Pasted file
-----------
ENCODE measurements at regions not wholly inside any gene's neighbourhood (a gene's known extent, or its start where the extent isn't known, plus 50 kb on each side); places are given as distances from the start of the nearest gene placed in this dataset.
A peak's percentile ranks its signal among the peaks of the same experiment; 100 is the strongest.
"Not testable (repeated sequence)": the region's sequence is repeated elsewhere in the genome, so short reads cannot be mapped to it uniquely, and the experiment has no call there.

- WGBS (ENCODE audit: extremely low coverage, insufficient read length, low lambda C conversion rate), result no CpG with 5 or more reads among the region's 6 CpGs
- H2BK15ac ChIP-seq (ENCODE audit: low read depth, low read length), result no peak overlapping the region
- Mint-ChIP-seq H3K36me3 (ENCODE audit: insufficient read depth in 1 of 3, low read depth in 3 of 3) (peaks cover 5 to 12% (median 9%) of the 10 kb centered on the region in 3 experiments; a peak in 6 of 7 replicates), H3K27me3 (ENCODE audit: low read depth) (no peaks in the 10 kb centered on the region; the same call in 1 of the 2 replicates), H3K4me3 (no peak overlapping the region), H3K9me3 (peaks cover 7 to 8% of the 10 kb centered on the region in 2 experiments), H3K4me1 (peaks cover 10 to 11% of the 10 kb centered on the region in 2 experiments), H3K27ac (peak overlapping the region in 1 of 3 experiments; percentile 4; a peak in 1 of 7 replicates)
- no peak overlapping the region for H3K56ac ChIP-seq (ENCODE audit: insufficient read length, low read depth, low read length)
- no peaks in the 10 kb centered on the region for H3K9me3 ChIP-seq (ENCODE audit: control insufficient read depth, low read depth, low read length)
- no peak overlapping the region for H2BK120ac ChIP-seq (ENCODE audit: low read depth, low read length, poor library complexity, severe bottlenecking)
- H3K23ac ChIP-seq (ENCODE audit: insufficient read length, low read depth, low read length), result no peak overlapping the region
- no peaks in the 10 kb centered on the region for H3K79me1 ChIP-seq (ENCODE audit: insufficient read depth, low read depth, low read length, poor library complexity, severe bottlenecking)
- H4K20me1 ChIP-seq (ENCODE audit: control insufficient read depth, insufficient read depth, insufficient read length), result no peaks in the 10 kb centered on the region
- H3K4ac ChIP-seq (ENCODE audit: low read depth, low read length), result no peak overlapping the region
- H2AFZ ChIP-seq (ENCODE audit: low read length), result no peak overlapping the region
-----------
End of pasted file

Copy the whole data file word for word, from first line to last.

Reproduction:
ENCODE measurements at regions not wholly inside any gene's neighbourhood (a gene's known extent, or its start where the extent isn't known, plus 50 kb on each side); places are given as distances from the start of the nearest gene placed in this dataset.
A peak's percentile ranks its signal among the peaks of the same experiment; 100 is the strongest.
"Not testable (repeated sequence)": the region's sequence is repeated elsewhere in the genome, so short reads cannot be mapped to it uniquely, and the experiment has no call there.

- WGBS (ENCODE audit: extremely low coverage, insufficient read length, low lambda C conversion rate), result no CpG with 5 or more reads among the region's 6 CpGs
- H2BK15ac ChIP-seq (ENCODE audit: low read depth, low read length), result no peak overlapping the region
- Mint-ChIP-seq H3K36me3 (ENCODE audit: insufficient read depth in 1 of 3, low read depth in 3 of 3) (peaks cover 5 to 12% (median 9%) of the 10 kb centered on the region in 3 experiments; a peak in 6 of 7 replicates), H3K27me3 (ENCODE audit: low read depth) (no peaks in the 10 kb centered on the region; the same call in 1 of the 2 replicates), H3K4me3 (no peak overlapping the region), H3K9me3 (peaks cover 7 to 8% of the 10 kb centered on the region in 2 experiments), H3K4me1 (peaks cover 10 to 11% of the 10 kb centered on the region in 2 experiments), H3K27ac (peak overlapping the region in 1 of 3 experiments; percentile 4; a peak in 1 of 7 replicates)
- no peak overlapping the region for H3K56ac ChIP-seq (ENCODE audit: insufficient read length, low read depth, low read length)
- no peaks in the 10 kb centered on the region for H3K9me3 ChIP-seq (ENCODE audit: control insufficient read depth, low read depth, low read length)
- no peak overlapping the region for H2BK120ac ChIP-seq (ENCODE audit: low read depth, low read length, poor library complexity, severe bottlenecking)
- H3K23ac ChIP-seq (ENCODE audit: insufficient read length, low read depth, low read length), result no peak overlapping the region
- no peaks in the 10 kb centered on the region for H3K79me1 ChIP-seq (ENCODE audit: insufficient read depth, low read depth, low read length, poor library complexity, severe bottlenecking)
- H4K20me1 ChIP-seq (ENCODE audit: control insufficient read depth, insufficient read depth, insufficient read length), result no peaks in the 10 kb centered on the region
- H3K4ac ChIP-seq (ENCODE audit: low read depth, low read length), result no peak overlapping the region
- H2AFZ ChIP-seq (ENCODE audit: low read length), result no peak overlapping the region